Parking was also a concern. Some residents noted that parking in Willowtown had become more difficult since the playground on Pier 6 had opened, and anticipated its being much worse with the Fieldhouse. Ms. Collignon noted that one of the ways to encourage people to use mass transit instead of cars was to provide jitney service from nearby subway stations. Mr. Ciaccio suggested opening a tunnel from the Clark Street subway platform to Furman Street, which he said could be done at minimal cost.

One resident, noting Ms. Phifer’s emphasis on the lightness of her firm’s buildings, said she had spent a winter fostering a family of abandoned dogs in the the then derelict area where the Fieldhouse is to be constructed. She said the winter time she spent there showed the site to be extremely cold and windy, and she hoped that the architects, who were proud of their “light” buildings, would design something strong enough to withstand the weather. Ms. Phifer assured her that they would.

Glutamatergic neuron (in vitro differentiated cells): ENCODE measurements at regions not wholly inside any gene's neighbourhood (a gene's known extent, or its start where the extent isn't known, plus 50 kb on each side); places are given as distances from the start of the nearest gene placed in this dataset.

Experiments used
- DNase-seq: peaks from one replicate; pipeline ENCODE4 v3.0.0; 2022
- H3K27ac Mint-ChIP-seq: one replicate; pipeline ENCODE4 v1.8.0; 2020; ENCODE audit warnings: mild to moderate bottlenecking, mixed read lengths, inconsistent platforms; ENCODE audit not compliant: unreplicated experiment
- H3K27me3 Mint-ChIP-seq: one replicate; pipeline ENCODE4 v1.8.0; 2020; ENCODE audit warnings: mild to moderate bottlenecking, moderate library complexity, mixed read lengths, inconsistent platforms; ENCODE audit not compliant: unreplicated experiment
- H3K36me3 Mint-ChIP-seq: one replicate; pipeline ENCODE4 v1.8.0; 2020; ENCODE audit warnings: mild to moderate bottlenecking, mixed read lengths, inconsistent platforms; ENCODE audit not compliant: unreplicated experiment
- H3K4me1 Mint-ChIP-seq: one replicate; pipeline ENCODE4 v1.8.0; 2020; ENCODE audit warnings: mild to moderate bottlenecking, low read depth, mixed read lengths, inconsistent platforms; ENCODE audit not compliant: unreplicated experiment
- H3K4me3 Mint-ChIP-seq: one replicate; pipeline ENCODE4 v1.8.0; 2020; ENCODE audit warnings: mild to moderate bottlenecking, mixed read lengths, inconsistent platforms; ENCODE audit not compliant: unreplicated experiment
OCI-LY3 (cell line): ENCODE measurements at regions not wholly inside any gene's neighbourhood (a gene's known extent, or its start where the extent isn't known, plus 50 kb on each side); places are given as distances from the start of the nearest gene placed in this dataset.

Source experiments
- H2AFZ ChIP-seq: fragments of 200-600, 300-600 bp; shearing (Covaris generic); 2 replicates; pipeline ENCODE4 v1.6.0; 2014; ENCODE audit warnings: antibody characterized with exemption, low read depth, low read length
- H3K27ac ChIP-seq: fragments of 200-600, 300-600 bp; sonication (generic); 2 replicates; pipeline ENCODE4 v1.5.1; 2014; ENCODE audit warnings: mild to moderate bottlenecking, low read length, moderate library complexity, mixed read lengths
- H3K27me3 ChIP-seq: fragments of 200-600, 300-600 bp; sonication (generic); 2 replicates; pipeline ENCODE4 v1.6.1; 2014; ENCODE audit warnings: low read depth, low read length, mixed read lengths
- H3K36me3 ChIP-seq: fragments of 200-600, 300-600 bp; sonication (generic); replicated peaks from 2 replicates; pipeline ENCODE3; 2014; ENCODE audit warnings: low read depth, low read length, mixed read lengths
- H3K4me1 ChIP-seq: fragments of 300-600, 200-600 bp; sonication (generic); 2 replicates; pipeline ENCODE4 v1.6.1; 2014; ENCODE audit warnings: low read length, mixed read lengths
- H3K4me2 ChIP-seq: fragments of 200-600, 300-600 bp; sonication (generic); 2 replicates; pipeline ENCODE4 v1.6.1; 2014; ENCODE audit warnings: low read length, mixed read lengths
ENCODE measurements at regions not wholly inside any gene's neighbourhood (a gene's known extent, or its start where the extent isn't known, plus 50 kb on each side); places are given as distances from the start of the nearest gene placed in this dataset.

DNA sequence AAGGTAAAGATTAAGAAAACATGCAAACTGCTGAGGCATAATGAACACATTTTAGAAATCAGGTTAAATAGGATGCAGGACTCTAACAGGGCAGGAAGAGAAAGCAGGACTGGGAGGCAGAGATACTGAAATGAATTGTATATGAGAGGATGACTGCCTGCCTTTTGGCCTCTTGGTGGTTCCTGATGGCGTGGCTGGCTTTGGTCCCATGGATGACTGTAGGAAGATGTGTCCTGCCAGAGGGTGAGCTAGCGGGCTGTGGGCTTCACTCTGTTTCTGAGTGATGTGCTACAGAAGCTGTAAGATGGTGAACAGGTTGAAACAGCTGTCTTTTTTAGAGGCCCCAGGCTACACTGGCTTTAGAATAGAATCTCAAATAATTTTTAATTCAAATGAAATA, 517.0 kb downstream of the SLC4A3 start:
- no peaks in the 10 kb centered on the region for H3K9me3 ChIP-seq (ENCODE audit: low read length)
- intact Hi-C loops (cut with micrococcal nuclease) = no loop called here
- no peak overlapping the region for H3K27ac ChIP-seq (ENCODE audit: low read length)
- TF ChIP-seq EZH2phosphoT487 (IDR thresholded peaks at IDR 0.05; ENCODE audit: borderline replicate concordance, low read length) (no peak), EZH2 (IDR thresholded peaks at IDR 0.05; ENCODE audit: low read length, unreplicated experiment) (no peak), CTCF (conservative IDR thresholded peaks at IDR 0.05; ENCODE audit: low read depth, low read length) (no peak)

Source: Brooklyn Heights Blog

From the Web

Montague Blocked

June 23, 2012

The traffic and environmental consultant for the new owner of the Bossert at Wednesday’s hearing described the intersection of Hicks and Montague streets as rating a “B” on a scale by which intersections are graded for their ease of transit. Today it would rate an “D” (Hicks is still open), as crews continue to work on subterranean infrastructure, necessitating closure of Montague. Update: It’s open again.

Source: Brooklyn Heights Blog

From the Web

Film Shoot This Week: Joralemon Street From Hicks To Columbia Place

June 17, 2012

Signs are posted for a film shoot Monday and Tuesday June 18-19, that runs along the cobble-stoned Joralemon Street from Hicks down to Columbia Place. Cars must vacate the street from 2 p.m. to 2 a.m. on those days. The shoot is for a project called “Treasures.”

(Photo: Chuck Taylor)

Source: Brooklyn Heights Blog

From the Web